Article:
Shopping is no longer a leisurely, sensory-filled experience. Instead, retailers have replaced sampling of beauty items or delightful food temptations with an antibacterial touch averse world of hand sanitizers and plexiglass barriers.
This interaction or rather fear of interaction is driving new shopping behaviour, with consumers opting for the safety and convenience of eCommerce. And retailers are hastening to adapt to what they view as lasting changes in the way that people choose to shop as millions of consumers choose online as their preferred medium of shopping.
Epidemics’ impact on retail
According to a Global Shopping Index published by Salesforce, the number of unique digital shoppers rose 40% year-over-year for Q1 2020.
In a South African context, 29% of online consumers say they are doing far more shopping online than before the coronavirus outbreak while 65% say they are visiting physical stores less, according to a Nielsen study of 10 markets in Africa and the Middle East, including South Africa.
“The pandemic has fast-tracked trends that were already budding in the eCommerce space including digital and alternative payments. The 40% increase in shoppers and 25% increase in eCommerce merchant sign-ups to our platforms highlights this monumental shift towards digital as an increasingly preferred avenue of shopping and transacting,” says Cikes.
Cikes says the increased availability of click-and-collect models, digital payment models like buy now pay later platforms and other alternative payment options, as well as faster delivery models, are anticipated to further fuel this online revolution.
Global players wake up to eCommerce opportunity
Major tech and retailer stores are waking up to the huge potential of eCommerce as millions of consumers choose online space for their shopping. Facebook is making a major push into e-commerce with the launch of Shops, a way for businesses to set up free storefronts on Facebook and Instagram.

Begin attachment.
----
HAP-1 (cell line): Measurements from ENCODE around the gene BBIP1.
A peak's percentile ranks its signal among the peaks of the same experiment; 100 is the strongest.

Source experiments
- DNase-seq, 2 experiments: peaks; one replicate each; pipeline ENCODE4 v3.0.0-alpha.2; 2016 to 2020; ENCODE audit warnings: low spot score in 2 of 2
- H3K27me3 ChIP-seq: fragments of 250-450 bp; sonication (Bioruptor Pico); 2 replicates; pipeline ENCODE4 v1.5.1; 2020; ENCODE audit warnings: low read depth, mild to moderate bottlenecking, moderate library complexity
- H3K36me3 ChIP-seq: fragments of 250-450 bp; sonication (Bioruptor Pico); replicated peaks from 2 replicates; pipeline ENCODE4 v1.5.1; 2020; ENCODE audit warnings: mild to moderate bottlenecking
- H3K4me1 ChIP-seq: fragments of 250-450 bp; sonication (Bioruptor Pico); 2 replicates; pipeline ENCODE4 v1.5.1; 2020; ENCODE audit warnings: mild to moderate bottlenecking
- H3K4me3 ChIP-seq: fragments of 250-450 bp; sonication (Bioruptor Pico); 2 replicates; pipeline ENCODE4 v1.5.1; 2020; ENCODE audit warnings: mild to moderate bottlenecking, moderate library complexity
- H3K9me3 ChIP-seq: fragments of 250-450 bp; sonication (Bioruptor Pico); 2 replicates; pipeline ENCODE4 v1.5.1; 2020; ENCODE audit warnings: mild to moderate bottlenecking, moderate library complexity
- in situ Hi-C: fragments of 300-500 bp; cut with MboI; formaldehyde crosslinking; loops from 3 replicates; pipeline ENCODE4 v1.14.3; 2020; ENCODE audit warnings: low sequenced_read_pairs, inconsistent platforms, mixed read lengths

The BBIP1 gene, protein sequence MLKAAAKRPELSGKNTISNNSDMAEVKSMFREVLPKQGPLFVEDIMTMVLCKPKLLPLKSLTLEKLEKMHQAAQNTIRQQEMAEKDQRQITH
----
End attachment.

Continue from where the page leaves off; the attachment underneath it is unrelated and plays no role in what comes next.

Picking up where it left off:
While Zara-owner Inditex recently announced plans to close up to 1,200 smaller-sized stores, and to invest 3 billion dollars in digital commerce.
“Retailers and tech companies are recognising the significance, need and value to move online in order to accommodate consumer behaviour and sentiment for safer, seamless shopping alternatives. It will be interesting to see the kind of personalised, targeted spin they can put on it based on their collected user data around interests and geolocation,” says Cikes.
How SA retailers can harness this opportunity
The consumer mindset has changed in terms of their relationship to eCommerce. Online has become an accepted, go-to shopping alternative with the digital environment providing consumers with convenience, safety and access to a wide range of shopping options.
And while hygiene and safety concerns have provided the initial impetus in driving consumers online, shoppers have now experienced this environment as a feasible option with its accompanying convenience and benefits. This is entrenching the shift to online shopping, extending its impact to long after the pandemic has passed.
“We’re reaching a tipping point for eCommerce. Standalone bricks and mortar are no longer sufficient as consumers demand more rapid digitisation solutions. The fact that more people than ever are relying on the internet to shop for their everyday needs makes it imperative to have an online shopping model in order to remain competitive and viable.
The eCommerce revolution is here. Those that will survive will be retailers who have a multichannel approach to sales that provides customers with an option for a seamless shopping experience from the comfort of their own homes. This is no longer a luxury. It’s critical,” concludes Cikes.
– Paul Behrmann, Founder & CEO of Payflex
Why It Must All Ad Up